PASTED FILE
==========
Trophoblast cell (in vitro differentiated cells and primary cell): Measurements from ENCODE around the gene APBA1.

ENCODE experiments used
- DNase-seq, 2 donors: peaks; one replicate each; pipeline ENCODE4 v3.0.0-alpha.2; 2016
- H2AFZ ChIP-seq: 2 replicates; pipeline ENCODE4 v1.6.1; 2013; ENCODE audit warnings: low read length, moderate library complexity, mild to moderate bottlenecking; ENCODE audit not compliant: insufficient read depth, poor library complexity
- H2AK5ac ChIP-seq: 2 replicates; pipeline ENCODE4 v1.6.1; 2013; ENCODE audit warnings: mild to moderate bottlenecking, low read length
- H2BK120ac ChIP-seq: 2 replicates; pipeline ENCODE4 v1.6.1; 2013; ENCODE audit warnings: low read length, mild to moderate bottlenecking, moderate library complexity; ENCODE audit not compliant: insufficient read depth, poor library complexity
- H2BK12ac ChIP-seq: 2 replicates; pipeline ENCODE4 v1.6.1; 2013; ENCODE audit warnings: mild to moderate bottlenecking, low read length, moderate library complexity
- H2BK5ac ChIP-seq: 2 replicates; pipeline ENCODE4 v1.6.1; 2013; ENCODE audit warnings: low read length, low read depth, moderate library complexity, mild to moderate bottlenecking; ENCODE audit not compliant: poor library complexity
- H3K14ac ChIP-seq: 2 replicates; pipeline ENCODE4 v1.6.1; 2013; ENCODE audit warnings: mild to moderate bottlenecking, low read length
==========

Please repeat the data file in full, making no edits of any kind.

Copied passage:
Trophoblast cell (in vitro differentiated cells and primary cell): Measurements from ENCODE around the gene APBA1.

ENCODE experiments used
- DNase-seq, 2 donors: peaks; one replicate each; pipeline ENCODE4 v3.0.0-alpha.2; 2016
- H2AFZ ChIP-seq: 2 replicates; pipeline ENCODE4 v1.6.1; 2013; ENCODE audit warnings: low read length, moderate library complexity, mild to moderate bottlenecking; ENCODE audit not compliant: insufficient read depth, poor library complexity
- H2AK5ac ChIP-seq: 2 replicates; pipeline ENCODE4 v1.6.1; 2013; ENCODE audit warnings: mild to moderate bottlenecking, low read length
- H2BK120ac ChIP-seq: 2 replicates; pipeline ENCODE4 v1.6.1; 2013; ENCODE audit warnings: low read length, mild to moderate bottlenecking, moderate library complexity; ENCODE audit not compliant: insufficient read depth, poor library complexity
- H2BK12ac ChIP-seq: 2 replicates; pipeline ENCODE4 v1.6.1; 2013; ENCODE audit warnings: mild to moderate bottlenecking, low read length, moderate library complexity
- H2BK5ac ChIP-seq: 2 replicates; pipeline ENCODE4 v1.6.1; 2013; ENCODE audit warnings: low read length, low read depth, moderate library complexity, mild to moderate bottlenecking; ENCODE audit not compliant: poor library complexity
- H3K14ac ChIP-seq: 2 replicates; pipeline ENCODE4 v1.6.1; 2013; ENCODE audit warnings: mild to moderate bottlenecking, low read length